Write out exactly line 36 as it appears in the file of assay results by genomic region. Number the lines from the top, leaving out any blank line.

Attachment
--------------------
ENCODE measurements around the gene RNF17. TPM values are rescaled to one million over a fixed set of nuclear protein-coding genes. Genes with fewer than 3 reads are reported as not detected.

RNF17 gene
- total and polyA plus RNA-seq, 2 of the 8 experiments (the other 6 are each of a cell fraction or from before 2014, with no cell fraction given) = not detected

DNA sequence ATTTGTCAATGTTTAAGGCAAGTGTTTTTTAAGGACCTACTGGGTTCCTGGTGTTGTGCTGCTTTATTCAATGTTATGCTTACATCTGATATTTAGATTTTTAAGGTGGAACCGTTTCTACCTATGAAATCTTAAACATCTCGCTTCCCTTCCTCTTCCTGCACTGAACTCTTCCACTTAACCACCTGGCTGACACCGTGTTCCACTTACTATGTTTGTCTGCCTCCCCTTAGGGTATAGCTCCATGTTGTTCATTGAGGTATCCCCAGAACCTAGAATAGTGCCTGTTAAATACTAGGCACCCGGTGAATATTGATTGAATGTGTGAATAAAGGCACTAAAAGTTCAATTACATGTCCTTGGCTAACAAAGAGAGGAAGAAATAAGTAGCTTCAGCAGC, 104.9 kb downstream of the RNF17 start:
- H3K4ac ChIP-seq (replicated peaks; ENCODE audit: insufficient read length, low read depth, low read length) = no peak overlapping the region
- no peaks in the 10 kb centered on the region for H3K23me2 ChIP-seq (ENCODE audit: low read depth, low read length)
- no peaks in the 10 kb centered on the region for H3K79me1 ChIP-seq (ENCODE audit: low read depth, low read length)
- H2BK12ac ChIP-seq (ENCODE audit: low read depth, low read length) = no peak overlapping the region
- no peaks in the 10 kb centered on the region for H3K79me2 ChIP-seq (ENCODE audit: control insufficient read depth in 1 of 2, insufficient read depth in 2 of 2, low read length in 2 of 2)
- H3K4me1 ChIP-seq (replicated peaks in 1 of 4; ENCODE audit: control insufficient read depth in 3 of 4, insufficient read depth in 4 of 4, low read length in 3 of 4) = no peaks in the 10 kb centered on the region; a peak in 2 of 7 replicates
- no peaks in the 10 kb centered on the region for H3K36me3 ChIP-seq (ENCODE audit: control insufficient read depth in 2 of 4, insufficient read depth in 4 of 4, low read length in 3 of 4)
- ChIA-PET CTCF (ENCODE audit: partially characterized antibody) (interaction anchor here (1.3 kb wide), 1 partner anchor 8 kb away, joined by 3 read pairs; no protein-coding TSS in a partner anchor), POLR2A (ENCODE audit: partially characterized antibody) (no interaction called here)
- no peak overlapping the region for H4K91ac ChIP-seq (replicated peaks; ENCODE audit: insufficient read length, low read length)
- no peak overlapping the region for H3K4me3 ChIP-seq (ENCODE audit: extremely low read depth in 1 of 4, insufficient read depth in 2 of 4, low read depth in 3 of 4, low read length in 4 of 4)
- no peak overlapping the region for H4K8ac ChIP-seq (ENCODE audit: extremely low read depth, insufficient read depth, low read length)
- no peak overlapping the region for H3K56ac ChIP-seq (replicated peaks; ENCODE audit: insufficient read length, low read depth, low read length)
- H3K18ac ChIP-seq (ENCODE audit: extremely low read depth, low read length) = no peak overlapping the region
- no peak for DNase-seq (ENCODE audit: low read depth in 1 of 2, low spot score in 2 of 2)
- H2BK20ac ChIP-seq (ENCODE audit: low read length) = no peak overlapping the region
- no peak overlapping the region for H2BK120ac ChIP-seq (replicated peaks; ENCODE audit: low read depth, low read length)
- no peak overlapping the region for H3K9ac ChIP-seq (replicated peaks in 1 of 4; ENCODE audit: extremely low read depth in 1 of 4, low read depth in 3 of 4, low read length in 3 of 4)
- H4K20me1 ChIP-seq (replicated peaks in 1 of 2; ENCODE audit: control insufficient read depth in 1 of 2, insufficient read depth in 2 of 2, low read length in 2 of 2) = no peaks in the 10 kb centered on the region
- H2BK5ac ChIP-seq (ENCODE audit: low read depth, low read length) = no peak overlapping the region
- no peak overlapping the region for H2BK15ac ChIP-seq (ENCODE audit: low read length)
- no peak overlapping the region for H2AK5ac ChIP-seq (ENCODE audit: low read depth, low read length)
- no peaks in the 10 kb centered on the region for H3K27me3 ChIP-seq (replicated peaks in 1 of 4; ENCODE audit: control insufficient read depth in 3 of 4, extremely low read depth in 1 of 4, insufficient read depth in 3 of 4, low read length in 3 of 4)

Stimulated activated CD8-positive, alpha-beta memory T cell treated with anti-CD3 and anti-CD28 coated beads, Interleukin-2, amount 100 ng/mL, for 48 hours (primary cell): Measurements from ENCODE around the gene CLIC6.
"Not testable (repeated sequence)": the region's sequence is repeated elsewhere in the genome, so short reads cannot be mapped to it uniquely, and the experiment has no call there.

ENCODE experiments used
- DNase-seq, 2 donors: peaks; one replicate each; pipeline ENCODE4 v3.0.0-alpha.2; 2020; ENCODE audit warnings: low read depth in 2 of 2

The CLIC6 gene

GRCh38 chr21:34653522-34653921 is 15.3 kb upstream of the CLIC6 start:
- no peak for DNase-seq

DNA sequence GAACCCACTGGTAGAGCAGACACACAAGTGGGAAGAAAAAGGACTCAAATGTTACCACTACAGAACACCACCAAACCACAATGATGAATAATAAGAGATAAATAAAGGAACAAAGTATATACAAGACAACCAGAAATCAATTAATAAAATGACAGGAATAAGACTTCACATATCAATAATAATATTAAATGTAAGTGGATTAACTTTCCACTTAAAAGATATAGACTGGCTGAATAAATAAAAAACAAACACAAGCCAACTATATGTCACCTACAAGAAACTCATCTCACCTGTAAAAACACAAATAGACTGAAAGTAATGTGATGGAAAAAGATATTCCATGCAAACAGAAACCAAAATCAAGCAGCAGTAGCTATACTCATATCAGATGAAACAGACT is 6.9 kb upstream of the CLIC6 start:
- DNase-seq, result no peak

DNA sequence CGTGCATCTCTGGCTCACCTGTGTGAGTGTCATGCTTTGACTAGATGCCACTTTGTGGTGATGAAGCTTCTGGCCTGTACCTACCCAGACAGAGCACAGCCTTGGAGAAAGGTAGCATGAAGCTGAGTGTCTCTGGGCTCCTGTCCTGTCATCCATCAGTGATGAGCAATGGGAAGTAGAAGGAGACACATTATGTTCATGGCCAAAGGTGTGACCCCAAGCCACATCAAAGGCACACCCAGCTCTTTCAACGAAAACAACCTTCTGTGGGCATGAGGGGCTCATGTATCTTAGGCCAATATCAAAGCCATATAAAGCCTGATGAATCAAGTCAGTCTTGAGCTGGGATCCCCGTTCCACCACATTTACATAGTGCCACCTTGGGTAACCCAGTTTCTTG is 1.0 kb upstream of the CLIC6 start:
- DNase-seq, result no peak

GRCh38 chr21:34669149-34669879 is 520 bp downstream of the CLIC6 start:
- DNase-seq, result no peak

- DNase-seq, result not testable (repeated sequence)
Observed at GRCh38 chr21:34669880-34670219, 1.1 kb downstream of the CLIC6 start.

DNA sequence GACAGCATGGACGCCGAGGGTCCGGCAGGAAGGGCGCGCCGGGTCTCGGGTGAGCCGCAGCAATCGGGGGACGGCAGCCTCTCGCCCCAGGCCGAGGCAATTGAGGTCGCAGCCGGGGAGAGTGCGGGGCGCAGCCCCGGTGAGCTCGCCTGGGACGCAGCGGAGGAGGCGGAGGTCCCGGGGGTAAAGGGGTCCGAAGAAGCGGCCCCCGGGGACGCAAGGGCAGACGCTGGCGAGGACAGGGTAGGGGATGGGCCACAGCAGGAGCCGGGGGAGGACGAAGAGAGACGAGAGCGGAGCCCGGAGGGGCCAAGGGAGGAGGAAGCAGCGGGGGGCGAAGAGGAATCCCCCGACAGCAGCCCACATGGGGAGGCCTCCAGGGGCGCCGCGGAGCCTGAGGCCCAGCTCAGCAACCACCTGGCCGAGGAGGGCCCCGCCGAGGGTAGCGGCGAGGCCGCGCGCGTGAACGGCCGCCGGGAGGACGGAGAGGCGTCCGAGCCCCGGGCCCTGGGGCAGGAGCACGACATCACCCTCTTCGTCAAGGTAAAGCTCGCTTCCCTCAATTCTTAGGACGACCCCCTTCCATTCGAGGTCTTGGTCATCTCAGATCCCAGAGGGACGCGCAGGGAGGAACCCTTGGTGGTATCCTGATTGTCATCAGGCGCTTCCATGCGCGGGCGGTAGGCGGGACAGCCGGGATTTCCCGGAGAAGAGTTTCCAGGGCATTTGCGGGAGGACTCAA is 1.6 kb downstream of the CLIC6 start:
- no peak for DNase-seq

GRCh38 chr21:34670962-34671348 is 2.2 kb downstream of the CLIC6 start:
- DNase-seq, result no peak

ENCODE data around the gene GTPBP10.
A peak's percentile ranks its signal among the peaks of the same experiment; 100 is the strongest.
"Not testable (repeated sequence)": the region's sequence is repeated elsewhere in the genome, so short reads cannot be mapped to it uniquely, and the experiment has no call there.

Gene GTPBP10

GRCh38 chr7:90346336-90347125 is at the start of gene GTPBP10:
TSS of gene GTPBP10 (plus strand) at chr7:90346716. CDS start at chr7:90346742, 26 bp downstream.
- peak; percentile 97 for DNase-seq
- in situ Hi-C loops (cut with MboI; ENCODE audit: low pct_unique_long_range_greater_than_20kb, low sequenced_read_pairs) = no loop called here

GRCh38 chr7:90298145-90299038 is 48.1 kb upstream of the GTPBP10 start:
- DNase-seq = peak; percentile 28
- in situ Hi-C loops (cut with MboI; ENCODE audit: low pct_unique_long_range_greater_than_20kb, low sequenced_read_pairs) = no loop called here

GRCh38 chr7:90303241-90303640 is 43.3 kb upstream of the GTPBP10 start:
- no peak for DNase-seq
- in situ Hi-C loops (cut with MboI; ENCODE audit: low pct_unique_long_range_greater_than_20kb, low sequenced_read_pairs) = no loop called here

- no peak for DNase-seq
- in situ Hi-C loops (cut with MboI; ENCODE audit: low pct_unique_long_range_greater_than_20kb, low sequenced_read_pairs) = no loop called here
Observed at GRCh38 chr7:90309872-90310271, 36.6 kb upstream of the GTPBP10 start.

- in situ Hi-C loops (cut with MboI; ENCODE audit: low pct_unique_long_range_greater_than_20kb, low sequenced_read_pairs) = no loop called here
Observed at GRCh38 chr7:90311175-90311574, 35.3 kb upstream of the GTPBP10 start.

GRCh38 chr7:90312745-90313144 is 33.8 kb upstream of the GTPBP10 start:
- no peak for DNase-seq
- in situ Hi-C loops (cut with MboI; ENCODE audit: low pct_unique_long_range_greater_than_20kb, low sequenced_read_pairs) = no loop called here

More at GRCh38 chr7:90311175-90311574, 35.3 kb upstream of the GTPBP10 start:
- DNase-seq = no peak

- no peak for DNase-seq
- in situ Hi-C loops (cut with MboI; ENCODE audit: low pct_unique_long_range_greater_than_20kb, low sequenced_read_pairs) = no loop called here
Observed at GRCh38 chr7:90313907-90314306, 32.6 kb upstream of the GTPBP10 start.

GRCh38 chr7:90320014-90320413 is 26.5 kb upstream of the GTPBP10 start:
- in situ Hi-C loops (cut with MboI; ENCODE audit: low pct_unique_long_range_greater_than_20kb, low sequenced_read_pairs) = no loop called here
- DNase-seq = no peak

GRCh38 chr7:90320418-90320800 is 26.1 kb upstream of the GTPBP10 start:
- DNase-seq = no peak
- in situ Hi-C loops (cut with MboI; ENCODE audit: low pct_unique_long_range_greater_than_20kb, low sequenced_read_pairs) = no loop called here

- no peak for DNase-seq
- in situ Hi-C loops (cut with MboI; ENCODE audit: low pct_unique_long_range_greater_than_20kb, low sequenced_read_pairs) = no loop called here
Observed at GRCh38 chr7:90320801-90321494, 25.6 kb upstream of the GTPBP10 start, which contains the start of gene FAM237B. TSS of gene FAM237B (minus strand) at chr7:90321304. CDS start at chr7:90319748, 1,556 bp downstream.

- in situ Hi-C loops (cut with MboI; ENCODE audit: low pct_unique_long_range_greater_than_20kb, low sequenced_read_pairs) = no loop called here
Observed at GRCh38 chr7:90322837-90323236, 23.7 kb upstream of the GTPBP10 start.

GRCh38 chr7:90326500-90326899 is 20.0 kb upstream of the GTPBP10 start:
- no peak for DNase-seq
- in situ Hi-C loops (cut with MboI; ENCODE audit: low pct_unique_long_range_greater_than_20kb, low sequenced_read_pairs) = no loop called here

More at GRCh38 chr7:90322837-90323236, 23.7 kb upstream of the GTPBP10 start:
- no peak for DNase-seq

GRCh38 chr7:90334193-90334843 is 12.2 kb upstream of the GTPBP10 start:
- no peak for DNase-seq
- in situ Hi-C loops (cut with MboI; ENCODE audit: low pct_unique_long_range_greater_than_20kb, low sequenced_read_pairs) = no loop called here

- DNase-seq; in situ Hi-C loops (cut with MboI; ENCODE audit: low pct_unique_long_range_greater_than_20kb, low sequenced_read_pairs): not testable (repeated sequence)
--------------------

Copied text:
DNA sequence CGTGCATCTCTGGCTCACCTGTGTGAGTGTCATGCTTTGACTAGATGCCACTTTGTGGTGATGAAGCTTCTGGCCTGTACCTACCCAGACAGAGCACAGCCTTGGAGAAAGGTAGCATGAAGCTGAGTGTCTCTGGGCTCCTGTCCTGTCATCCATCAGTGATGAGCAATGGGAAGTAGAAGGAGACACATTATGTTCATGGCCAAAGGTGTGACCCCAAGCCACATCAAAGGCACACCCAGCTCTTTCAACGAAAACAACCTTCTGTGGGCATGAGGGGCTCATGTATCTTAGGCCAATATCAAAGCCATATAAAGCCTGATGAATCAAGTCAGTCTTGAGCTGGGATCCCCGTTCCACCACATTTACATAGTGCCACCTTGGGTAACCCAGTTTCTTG is 1.0 kb upstream of the CLIC6 start: